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Fed Maintains Stimulus Commitment as Economic Outlook Dims
Topic of the day
The Federal Reserve said the U.S. economy faced major challenges from the coronavirus pandemic and reiterated its pledge to take aggressive action to support an eventual recovery. "The path of the economy will depend significantly on the course of the virus," officials said in a statement released after the conclusion of their policy meeting on Wednesday. "The ongoing public health crisis will weigh heavily on economic activity, employment, and inflation in the near term, and poses considerable risks to the economic outlook over the medium term," the statement said. The officials have been weighing how to provide more support to the economy after moving quickly this spring to cut interest rates to near zero, to ramp up purchases of government debt and to establish an array of emergency lending programs to stabilize funding and credit markets. The economic backdrop has changed notably since the Fed‘s rate-setting committee last met seven weeks ago -- mostly for the worse. After surprising rebounds in employment in May and June, many states have seen significant increases in virus infections, leading to renewed curbs on certain commercial activities and a dampening of consumer confidence. "We have seen some signs in recent weeks that the increase in virus cases and the measures taken to control it are starting to weigh on economic activity," said Fed Chairman Jerome Powell.
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The Swiss equity market hardly changed at all on Wednesday. The SMI lost four points to 10,273 points. The earning season influenced the prices. The focus was on AMS shares, which fell by 1.4%. AMS was only affected by the corona pandemic to a limited extent in the second quarter and is looking to the future with optimism. According to its own statements, AMS expects a very good third quarter with sales of USD 530 to 570 million and an adjusted operating margin of 21 to 24%. The driving force remains the strong demand for sensor solutions for smartphones. Richemont reported a plus of 0.3 percent. The negative news from the luxury goods sector did not persist as Kering's quarterly figures were positively received following the LVMH disappointment the day before. Nestle shares showed little change. The company will announce its results for the first half of the year today. CS Group (minus 0.9 percent) and Lafargeholcim (plus 0.2 percent) will also report.
European stocks are mixed as investors look ahead to the Federal Reserve's policy decision later today. The Stoxx Europe 600 and DAX both fall 0.1%, the FTSE 100 is flat and the CAC-40 gains 0.6%. Sopra Steria jumps 13% after the French IT company reported "resilient" 1H results. Orion Oyj slumps 12% after the Finnish pharmaceutical company's ALS drug failed to improve symptoms in a phase three trial. Several big banks reported results on Wednesday, with the economic fallout from the coronavirus forcing those institutions to book major charges. Shares of Barclays slid 6.1% after reporting said pretax profit more than halved in the first half of 2020 as the lender booked a GBP3.74 billion ($4.8 billion) credit impairment charge. Barclays also warned of a challenging second half. Shares of Banco Santander also fell 4.7% after the Spanish lender reported a surprise massive loss in the second quarter, weighed by a 12.6 billion euros ($14.76 billion) impairment stemming from the pandemic's economic hit. Shares of Deutsche Bank fell 2.5%. The German bank posted a second-quarter loss, but higher revenue on a strong performance by its investment bank unit, though bad-loan provisions reached the highest level in more than a decade.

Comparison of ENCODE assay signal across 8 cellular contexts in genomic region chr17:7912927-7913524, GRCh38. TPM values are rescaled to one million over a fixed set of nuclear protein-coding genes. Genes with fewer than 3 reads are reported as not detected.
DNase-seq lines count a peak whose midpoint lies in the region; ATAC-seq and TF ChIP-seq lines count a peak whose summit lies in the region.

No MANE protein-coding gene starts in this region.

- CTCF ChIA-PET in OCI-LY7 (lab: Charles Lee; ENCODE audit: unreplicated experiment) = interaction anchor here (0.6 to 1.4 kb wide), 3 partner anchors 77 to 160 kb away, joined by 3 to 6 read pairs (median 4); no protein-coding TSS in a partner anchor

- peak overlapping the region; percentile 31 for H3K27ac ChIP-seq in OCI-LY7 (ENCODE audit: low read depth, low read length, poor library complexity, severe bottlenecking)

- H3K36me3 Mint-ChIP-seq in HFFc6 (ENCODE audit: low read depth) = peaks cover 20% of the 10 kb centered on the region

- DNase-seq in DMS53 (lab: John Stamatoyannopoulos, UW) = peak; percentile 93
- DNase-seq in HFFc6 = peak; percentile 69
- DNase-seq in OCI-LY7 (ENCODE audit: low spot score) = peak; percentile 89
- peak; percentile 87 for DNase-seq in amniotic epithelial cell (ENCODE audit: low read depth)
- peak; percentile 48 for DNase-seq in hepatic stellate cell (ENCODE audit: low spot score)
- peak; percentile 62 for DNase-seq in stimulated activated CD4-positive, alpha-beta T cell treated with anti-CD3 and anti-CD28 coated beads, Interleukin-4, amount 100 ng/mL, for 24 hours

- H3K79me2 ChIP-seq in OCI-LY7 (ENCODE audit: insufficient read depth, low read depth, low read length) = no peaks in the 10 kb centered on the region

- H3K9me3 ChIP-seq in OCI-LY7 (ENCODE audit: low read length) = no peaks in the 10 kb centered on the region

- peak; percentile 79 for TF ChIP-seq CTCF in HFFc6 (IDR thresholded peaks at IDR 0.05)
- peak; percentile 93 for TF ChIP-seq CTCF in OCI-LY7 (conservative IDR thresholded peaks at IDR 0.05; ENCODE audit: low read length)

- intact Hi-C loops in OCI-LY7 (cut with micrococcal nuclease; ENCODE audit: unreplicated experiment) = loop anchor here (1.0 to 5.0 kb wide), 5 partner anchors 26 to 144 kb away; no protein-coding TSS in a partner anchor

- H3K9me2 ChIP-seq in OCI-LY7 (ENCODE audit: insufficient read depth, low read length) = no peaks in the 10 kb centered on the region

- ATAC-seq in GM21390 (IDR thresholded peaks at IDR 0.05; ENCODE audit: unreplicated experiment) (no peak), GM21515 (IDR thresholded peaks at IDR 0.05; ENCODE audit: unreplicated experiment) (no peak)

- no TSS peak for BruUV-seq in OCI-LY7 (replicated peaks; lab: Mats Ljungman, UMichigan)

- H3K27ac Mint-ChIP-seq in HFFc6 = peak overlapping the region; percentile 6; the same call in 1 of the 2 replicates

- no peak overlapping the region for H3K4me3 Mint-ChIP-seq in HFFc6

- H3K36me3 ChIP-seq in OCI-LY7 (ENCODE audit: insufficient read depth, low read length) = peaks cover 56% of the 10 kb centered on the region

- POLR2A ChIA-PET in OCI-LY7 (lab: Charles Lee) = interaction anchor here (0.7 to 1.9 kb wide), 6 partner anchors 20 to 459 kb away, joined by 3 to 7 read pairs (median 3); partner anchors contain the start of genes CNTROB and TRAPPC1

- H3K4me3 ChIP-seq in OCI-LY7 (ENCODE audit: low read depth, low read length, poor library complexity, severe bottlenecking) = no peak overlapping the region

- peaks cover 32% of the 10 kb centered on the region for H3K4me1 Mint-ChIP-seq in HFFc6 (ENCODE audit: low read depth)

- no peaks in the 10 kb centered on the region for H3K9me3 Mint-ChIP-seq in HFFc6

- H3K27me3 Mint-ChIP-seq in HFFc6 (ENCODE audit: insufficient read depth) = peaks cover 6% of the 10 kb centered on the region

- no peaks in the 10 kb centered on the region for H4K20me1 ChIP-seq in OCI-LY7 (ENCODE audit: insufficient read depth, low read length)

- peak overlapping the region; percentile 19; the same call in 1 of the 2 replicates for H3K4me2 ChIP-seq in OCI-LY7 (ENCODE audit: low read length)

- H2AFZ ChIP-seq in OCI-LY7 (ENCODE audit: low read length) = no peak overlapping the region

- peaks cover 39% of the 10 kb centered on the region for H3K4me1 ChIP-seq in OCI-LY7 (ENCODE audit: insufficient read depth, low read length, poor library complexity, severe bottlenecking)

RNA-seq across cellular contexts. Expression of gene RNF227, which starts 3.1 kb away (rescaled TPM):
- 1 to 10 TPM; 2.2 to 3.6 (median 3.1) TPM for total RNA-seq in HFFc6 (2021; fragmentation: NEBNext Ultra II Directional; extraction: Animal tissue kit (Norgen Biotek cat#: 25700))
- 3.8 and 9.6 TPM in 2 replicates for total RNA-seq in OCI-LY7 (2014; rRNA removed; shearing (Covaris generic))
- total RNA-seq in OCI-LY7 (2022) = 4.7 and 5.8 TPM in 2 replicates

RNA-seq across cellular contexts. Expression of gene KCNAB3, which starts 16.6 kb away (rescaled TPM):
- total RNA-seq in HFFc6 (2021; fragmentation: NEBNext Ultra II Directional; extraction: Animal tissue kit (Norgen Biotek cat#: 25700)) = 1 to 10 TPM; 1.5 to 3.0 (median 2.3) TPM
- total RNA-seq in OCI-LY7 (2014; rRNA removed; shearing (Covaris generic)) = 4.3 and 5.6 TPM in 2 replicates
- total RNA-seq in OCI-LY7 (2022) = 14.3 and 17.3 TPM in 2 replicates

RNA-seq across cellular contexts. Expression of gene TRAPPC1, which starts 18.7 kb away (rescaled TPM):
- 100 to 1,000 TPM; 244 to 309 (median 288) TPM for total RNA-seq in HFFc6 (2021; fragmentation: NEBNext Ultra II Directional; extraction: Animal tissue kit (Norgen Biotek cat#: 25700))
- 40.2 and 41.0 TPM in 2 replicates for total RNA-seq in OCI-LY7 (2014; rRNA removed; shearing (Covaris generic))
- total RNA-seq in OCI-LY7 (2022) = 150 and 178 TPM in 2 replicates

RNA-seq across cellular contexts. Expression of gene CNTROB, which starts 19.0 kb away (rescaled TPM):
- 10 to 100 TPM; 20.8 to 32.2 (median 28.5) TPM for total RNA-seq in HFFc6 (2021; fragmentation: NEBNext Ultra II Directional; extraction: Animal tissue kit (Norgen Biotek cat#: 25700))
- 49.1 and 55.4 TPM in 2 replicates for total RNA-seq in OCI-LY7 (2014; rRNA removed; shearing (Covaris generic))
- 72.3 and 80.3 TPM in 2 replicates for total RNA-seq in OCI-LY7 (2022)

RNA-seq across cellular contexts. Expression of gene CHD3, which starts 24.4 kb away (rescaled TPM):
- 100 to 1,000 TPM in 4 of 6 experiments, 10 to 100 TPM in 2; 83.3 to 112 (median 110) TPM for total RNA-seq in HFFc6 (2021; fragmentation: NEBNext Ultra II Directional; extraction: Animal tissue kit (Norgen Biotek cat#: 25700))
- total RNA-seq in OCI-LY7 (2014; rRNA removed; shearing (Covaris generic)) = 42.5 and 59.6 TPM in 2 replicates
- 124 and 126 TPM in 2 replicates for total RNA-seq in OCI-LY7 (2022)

Stocks ended solidly higher Wednesday after the Federal Reserve left its benchmark interest rate unchanged near zero and Fed Chairman Jerome Powell pledged to provide support to the economy until it recovered. The S&P 500 rose 1.2% to finish near 3,258. The Dow Jones Industrial Average advanced 161 points, or 0.6%, to 26,540, based on preliminary numbers. The Nasdaq Composite gained 1.4% to 10,543. All three indexes flipped positive for the week. Investors also watched proceedings in Congress as top executives from the world's largest tech firms were grilled by lawmakers over their business practices. In earnings-related news, General Electric fell 4% after the industrial conglomerate said it burned through less cash in the June quarter than it had previously warned. L Brands jumped more than 30% after the embattled retail company said it plans to lay off about 850 corporate employees. Advanced Micro Devices rose 12% after the chip maker reported higher earnings and lifted its sales forecast for the year.
After the U.S. Federal Reserve's dovish appearance with its renewed commitment to be ready for aggressive measures to support an economic recovery in the corona crisis, the East Asian stock markets showed mostly positive signs on Thursday. Sydney and Hong Kong saw the strongest rises, up to a good 1.1 percent.
Treasury bond yields continued their retreat toward record lows after Jerome Powell emphasized the central bank's commitment to aggressive economic stimulus. The yield on the benchmark 10-year Treasury note fell to 0.578% Wednesday, down from 0.581% on Tuesday and 0.682% at the start of July. The move put the 10-year yield at its third-lowest close of the year but still well above the 0.498% nadir hit in March when the pandemic began in the U.S.
Dt. Bank raises Lonza target to 630 (420) CHF - Buy
IR raises ABB target to 24 (19,50) CHF - Hold
Citi raises Delivery Hero target to 113 (106) EUR - Buy
H&A raises Hella target to 45 (44) EUR - Buy
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